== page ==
The Stress of Sharing

3 Feb

Recently I was talking with the mother of another child with autism. She was telling me a very detailed and very specific story about her child. This was out of the ordinary for this particular mother so my spidey-senses started tingling. At the end of the story, she asked me if I had experienced anything similar (I am purposefully leaving out detail because I do not want to disclose any identifying factors). I hadn’t, thankfully, so I said, “nah,” and I changed the subject. But something made me VERY nervous about the situation and I was very glad I could not contribute anything to the conversation.

I am finding that more and more often, other parents, friends and even sometimes family members are more pumping for information vs just simply sharing it. And once the info is out there, it’s fair game to be used anyway they see fit.

In my area right now there is a hot-bed of controversy in the special education world. Again, so as not to draw myself personally into the debate, I won’t disclose the nature of the controversy except to say it is on fire. I have had SEVERAL parents, some I know and others I do not ask me for opinions on things. When I choose to say anything at all, I leave my daughter completely out of it and I can out-politician a politician with my answer. My silence or my answer seems to infuriate people, so they leave me along about it. I am not going to make my child a poster-child. I am not going to drag her on the Today show. While awareness is great, I am going to do what I do in these kind of hot-button issues anonymously. It is just entirely too difficult to add this kind of stress to an already stressed out life. Not to  mention, putting my child front and center means she is a target. So, thanks, but no thanks.

On top of all of the drama of that, I have found that there are definitely cases where you don’t want to throw your voice, or child, or experiences in the ring. I am still coming up with a litmus test of things to be wary of, but here are a few:

1) If someone, a teacher, fellow parent, or anyone else for that matter is pumping you for information but not offering any in return: beware. Many times, I have watched a parent fall victim to being part of another parent’s or a teacher or therapist’s agenda because they willingly shared experiences or stories without realizing they were “on the record.” Recently a mother told me that the mother of another child that had been in her son’s class (the other little boy was pulled out of the school by said mother) called her asking for all kinds of information about the teacher and school and one particular therapist. The woman I was talking to was confused as to why the parent calling her wanted this info as her child no longer went to the school. As it turns out the parent calling was in the process of filing multiple complaints and needed other parents to offer “support” via their own experiences. She wisely ended the conversation as quickly as possibly with giving almost no information of use. Other parents were not so fortunate and are now testifying in the complaints. Some of them very reluctantly.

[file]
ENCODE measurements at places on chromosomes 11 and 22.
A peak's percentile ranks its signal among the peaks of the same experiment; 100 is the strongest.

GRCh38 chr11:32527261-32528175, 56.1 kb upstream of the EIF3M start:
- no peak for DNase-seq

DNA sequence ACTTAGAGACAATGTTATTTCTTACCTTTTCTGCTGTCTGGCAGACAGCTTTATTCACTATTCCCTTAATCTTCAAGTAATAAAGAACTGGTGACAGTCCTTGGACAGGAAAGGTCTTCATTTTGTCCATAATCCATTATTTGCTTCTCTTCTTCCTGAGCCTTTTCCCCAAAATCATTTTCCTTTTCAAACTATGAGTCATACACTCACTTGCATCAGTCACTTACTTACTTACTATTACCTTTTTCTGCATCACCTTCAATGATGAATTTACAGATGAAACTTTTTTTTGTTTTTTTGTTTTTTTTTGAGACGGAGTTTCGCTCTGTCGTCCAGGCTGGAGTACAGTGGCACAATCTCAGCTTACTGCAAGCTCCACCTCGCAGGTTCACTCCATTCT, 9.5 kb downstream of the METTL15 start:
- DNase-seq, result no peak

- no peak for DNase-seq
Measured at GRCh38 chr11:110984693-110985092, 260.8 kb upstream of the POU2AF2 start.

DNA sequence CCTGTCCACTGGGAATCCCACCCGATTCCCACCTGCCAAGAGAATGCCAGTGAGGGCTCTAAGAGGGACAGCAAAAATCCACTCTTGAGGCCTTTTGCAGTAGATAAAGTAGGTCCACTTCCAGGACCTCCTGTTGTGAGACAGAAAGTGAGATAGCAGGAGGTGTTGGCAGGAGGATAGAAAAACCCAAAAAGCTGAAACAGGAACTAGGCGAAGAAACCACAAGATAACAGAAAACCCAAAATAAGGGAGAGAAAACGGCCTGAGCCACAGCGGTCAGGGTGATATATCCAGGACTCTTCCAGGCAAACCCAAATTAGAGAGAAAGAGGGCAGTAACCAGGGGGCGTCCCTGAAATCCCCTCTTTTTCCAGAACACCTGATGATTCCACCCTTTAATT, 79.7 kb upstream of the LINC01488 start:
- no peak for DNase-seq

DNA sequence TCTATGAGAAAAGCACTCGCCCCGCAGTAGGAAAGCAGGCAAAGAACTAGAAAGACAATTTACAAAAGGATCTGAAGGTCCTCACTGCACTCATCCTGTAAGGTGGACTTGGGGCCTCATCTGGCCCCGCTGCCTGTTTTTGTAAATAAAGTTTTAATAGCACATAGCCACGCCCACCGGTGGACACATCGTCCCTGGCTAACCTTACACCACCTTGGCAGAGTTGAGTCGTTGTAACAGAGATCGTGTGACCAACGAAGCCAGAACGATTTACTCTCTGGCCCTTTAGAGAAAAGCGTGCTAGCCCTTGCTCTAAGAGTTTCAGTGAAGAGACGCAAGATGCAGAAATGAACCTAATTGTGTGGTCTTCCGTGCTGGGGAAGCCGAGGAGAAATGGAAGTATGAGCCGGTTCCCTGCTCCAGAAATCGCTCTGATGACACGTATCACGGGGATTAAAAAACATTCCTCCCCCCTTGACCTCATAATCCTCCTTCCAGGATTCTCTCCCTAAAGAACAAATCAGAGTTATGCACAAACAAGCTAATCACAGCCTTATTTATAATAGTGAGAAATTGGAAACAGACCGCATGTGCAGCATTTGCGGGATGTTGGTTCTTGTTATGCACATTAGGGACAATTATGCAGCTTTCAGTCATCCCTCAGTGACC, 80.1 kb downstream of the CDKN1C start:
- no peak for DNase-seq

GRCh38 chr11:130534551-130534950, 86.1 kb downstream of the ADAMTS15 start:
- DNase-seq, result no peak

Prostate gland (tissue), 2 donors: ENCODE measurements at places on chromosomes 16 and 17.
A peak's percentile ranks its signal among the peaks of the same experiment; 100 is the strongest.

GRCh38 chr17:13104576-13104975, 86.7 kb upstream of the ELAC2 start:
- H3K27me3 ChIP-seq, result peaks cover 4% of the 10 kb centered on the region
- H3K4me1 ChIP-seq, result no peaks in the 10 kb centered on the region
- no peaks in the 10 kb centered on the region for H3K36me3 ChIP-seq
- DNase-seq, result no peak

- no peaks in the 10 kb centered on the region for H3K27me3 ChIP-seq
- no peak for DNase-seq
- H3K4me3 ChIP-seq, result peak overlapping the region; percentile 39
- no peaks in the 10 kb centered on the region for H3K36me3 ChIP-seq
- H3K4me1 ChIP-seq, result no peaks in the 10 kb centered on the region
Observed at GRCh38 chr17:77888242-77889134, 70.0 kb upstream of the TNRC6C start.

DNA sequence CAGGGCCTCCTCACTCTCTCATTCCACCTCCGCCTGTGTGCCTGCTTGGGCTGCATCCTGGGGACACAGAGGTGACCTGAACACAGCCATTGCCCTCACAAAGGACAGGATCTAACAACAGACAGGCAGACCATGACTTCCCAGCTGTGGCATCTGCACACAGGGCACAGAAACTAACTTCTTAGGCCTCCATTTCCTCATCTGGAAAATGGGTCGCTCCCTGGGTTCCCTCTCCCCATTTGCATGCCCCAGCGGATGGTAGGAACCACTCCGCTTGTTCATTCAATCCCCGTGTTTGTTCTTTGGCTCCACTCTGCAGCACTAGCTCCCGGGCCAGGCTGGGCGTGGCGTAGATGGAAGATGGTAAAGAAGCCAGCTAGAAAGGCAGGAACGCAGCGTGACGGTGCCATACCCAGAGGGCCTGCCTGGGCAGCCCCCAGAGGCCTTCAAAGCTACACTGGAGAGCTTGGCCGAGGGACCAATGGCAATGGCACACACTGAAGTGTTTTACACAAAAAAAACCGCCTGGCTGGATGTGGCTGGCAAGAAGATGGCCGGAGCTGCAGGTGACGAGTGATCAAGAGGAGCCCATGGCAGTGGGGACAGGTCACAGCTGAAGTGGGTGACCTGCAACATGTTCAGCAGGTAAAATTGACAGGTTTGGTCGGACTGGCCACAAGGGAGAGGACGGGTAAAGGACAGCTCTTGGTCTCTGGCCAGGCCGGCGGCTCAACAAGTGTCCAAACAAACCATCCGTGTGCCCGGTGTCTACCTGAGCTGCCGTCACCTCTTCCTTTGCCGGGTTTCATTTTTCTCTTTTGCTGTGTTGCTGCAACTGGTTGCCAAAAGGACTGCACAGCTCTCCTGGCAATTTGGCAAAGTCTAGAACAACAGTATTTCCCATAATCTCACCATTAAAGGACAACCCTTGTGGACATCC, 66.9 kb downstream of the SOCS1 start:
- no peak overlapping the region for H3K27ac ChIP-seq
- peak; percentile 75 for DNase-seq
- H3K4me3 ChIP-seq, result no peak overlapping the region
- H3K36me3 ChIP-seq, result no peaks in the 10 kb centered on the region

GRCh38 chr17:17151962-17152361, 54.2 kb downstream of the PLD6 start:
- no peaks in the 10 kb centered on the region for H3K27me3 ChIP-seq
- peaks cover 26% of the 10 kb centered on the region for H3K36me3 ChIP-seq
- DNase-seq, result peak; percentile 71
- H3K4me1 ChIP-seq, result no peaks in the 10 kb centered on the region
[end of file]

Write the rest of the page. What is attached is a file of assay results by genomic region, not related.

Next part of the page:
2) Try not to post questions, even innocent seeming ones, on public forums like facebook pages and groups or email listservs. You may get some great responses, but you will also get ones from people you don’t know asking you for more info. While, in general, most people are going to try to be helpful, you are putting yourself out there for EVERYONE. I recently saw a post go up on a facebook group where a woman cautioned about this as some info she put out about her son ended up in two or three website articles.  Her name and her son’s name were not used, but the statements were taken verbatim off the group page because they were public. Again, be cautious with what you share with complete strangers. Not everyone’s intentions are pure.

3) Never give out more information than what is asked for. I’ve been hearing horror stories where in casual conversation with a doctor or teacher, notes have been taken and it has negatively impacted receiving services. If the doctor or teacher asks you about one thing, make sure you answer only what was asked as additional information can be used at their discretion.

Now, if you have trusted friends or a great teacher you’ve worked with for years or therapist, I’m not saying don’t share with them. But in this crazy mixed up world of autism-related services and groups, it can be easy to get into a habit of sharing lots of information with people you don’t know or at least don’t know well. So better to be careful than sorry.


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